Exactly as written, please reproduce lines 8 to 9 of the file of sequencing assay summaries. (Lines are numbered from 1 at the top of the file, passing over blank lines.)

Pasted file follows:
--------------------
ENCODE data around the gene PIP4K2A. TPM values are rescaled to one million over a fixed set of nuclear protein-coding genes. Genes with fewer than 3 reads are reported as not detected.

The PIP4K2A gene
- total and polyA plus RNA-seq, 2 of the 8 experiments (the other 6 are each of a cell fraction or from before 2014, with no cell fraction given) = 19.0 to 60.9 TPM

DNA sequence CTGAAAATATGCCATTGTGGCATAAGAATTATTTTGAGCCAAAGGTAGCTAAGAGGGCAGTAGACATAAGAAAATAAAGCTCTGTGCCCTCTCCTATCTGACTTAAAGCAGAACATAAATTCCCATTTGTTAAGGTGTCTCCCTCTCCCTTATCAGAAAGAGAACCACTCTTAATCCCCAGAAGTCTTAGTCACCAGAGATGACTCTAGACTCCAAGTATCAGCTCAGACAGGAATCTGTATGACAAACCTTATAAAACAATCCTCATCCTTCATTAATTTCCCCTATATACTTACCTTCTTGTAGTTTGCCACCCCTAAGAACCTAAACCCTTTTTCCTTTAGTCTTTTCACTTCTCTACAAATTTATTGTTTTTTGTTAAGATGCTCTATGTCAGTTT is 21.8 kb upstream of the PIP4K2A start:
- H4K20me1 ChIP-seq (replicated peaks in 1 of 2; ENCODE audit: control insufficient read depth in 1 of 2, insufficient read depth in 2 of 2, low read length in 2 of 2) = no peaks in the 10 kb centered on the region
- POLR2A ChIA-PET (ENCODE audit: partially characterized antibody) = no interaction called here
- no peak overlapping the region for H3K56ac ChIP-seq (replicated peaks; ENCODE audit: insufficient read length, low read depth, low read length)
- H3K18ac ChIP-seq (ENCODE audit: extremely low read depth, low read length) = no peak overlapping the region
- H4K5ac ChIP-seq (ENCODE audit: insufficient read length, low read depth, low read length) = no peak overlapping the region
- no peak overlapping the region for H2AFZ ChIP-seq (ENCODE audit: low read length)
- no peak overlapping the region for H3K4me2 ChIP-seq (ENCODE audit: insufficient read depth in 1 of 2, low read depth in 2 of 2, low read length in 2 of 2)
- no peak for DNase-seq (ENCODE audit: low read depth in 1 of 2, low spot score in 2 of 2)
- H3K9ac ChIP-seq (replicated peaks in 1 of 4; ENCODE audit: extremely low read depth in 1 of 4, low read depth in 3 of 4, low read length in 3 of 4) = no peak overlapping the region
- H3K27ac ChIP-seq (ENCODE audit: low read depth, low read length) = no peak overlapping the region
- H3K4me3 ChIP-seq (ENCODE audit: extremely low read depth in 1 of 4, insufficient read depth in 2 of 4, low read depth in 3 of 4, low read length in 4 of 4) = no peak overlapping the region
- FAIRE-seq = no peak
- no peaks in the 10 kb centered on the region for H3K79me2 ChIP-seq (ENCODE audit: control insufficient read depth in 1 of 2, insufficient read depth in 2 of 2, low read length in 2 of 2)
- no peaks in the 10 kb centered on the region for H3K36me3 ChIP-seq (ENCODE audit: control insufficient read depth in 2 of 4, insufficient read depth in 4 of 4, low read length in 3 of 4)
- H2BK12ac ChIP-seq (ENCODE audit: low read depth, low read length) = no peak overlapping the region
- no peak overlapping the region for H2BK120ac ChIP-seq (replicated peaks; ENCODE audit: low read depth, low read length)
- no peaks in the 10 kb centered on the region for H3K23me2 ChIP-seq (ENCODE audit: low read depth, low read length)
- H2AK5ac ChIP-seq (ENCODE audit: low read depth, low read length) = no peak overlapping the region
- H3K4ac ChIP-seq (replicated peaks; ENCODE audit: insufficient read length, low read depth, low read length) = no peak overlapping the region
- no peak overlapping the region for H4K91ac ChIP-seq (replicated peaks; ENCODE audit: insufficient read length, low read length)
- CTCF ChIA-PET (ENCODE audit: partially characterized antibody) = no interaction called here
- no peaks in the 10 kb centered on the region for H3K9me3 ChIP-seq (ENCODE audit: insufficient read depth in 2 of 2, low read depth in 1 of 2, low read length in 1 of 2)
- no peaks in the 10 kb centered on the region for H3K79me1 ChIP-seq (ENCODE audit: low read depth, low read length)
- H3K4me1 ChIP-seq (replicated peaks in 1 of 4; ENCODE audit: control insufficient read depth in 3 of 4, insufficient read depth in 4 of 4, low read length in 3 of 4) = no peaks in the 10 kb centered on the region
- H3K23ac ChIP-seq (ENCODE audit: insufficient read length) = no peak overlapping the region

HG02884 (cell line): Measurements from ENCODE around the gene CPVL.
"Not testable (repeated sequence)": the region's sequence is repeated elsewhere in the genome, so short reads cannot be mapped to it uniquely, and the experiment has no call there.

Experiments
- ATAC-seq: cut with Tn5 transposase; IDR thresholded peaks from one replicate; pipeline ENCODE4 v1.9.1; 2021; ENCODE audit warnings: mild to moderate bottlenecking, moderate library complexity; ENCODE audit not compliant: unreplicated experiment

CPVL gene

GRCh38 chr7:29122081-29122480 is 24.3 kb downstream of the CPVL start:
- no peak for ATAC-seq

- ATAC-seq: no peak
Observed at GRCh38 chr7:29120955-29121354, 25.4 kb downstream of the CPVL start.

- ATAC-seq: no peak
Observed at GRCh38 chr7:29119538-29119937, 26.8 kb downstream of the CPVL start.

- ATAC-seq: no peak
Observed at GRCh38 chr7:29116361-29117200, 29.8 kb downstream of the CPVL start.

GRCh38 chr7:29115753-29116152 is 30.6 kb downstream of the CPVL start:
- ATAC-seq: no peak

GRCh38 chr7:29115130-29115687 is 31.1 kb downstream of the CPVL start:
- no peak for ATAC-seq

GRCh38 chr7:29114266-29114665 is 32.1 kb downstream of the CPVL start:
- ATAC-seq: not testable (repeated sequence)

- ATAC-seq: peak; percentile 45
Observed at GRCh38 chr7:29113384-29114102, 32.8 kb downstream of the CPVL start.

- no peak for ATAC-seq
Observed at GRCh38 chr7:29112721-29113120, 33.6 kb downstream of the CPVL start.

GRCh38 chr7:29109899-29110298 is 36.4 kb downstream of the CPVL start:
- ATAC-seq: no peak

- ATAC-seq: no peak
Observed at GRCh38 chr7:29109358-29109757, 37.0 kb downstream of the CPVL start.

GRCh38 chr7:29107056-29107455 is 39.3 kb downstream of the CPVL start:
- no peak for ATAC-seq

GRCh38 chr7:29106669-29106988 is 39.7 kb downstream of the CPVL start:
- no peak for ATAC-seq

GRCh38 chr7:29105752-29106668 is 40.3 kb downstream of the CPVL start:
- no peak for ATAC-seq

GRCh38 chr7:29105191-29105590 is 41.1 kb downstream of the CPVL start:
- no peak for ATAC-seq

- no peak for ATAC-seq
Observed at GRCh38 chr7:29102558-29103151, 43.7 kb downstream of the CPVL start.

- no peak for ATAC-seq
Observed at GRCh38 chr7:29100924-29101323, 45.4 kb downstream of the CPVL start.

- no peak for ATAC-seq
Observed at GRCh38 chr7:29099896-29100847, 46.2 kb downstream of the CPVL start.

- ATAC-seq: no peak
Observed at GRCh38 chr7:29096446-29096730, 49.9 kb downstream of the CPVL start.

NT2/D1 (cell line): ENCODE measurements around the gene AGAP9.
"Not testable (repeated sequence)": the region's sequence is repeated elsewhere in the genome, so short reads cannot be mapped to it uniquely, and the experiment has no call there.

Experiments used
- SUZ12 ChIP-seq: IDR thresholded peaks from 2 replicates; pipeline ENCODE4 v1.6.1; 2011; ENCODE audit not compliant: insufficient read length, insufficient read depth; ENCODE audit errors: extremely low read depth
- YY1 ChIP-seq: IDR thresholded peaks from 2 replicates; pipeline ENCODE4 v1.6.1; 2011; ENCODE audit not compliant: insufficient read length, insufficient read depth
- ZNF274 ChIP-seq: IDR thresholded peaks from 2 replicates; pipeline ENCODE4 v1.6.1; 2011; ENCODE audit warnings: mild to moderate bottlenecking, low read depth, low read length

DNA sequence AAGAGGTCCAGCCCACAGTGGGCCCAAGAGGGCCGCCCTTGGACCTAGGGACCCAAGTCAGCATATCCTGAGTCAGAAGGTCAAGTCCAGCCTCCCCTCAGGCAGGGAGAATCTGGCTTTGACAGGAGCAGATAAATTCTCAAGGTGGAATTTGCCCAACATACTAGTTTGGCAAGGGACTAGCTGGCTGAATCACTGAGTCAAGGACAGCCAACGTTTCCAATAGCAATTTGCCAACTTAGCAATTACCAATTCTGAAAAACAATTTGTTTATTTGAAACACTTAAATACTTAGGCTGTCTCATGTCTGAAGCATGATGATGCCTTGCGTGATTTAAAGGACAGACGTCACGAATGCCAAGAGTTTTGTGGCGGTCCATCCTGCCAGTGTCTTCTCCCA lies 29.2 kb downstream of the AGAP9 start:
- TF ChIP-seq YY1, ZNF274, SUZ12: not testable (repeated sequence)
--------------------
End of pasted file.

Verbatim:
- H3K18ac ChIP-seq (ENCODE audit: extremely low read depth, low read length) = no peak overlapping the region
- H4K5ac ChIP-seq (ENCODE audit: insufficient read length, low read depth, low read length) = no peak overlapping the region